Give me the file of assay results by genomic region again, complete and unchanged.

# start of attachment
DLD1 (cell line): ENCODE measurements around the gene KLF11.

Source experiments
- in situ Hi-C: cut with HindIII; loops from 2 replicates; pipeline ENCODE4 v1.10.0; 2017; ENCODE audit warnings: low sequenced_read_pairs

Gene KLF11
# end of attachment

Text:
DLD1 (cell line): ENCODE measurements around the gene KLF11.

Source experiments
- in situ Hi-C: cut with HindIII; loops from 2 replicates; pipeline ENCODE4 v1.10.0; 2017; ENCODE audit warnings: low sequenced_read_pairs

Gene KLF11